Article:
Published on May 21st, 2011 | by Mikey The Footlocker0
Not Every Voice Is Heard: Salsoul Records’ Outreach To the Black Community
Following the civil rights movement, social unrest plagued America — we can hear it in the music of the period.
Thirty years beyond Billie Holiday’s “Strange Fruit,” the 1970’s had its own variety of musical “calls to action” as spearheaded by James Brown. In his crusade against “the man,” Brown dedicated an album to inner-city slums titled “Hell” and aggrandized Muhammad Ali’s defiant spirit with the track, “Refuse to Lose.” Even if Brown was awarded a “black” record by a young Al Sharpton on Soul Train (yes, this really did happen), I hold a special affinity for the underdogs of ‘70s social conflict pied pipers: Salsoul Records.
Salsoul is a Philly-based company, predominantly known for its disco incantations as performed by the Salsoul Orchestra. This comparable success helped fund the label’s moderately successful singing ensembles modeled after The Temptations: Double Exposure and Love Committee (quartet member Ron Tyson-Presson later became a member of The Temptations).
All danceability and love-making aside, the songs made for these two groups were designed by Salsoul producers to speak to the black community on issues they themselves could control. Though these songs were intended for black audiences, the undirected lyrics lay open for more broad appeal onto white “disco” radio.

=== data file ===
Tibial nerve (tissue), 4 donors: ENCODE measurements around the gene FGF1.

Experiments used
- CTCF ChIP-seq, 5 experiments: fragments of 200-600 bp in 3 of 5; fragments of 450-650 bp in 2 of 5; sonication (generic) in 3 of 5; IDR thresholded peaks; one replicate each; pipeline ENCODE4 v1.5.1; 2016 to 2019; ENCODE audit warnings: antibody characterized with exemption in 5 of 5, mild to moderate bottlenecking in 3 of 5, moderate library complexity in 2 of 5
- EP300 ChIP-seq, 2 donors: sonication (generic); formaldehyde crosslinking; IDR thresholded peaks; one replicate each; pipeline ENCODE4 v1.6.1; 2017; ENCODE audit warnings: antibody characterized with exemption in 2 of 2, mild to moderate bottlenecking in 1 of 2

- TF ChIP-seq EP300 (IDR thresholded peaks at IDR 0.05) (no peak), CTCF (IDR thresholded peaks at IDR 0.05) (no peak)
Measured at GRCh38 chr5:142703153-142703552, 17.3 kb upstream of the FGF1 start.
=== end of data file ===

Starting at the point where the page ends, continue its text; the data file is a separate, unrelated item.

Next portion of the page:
The Love Committee performed the song, “Cheaters Never Win,” which uses the “aw shucks” approach to adultery and crime. The way that the song illustrates a specific problem but gives no clear resolution other than the chorus is comically naive. Also from the Committee, we have “Law and Order” which, simply put, is an epic and desperate cry for judicial resolution to the black plight of the 70’s.
“It’s your duty to report a crime,” they sing — a concept totally opposing other media influences at the time such as Shaft. The long version of this track treats us to a breakdown featuring the line, “Somebody stop that man from taking that lady’s pocket-book!”
In the long haul, the Salsoul band Double Exposure received the most exposure due to the group’s remixed dance track, “Ten Percent.” However, another track was not so well-received. The song “Everyman” is clearly a twin brother of “Law and Order” right down to the vocals, but the lyrics of the former caused more than simply an introspective journey. Check it out:
A friend of mine, he said he had to bare his own weight y’all…
Man, my brother, my brother, my brother!
My brother was down and out.
He said “Can you help me?
Can ‘ya take, can ‘ya, can ‘ya take, take, take the load?
I said, ‘No.’
Everyman got to make his own stand, yes he does.
The message was too much for the public and this track was edited or barred from many radio stations because of the lyrics. James Brown openly defied The Man with his music and performances, blurring the lines between black politics and entertainment. Those same efforts by Salsoul records, no matter how vague and expertly woven into disco tracks, still had been undercut by the censors. Sorry Salsoul. ♦ ♦ ♦
“Everyman,” Double Exposure
“Law and Order,” Love Committee
Mikey The Footlocker may be accumulated from several different steel pipes running underneath Chicago’s city streets. Several eye-witness accounts report uncertainty in their findings. Please consider ability in this unwise.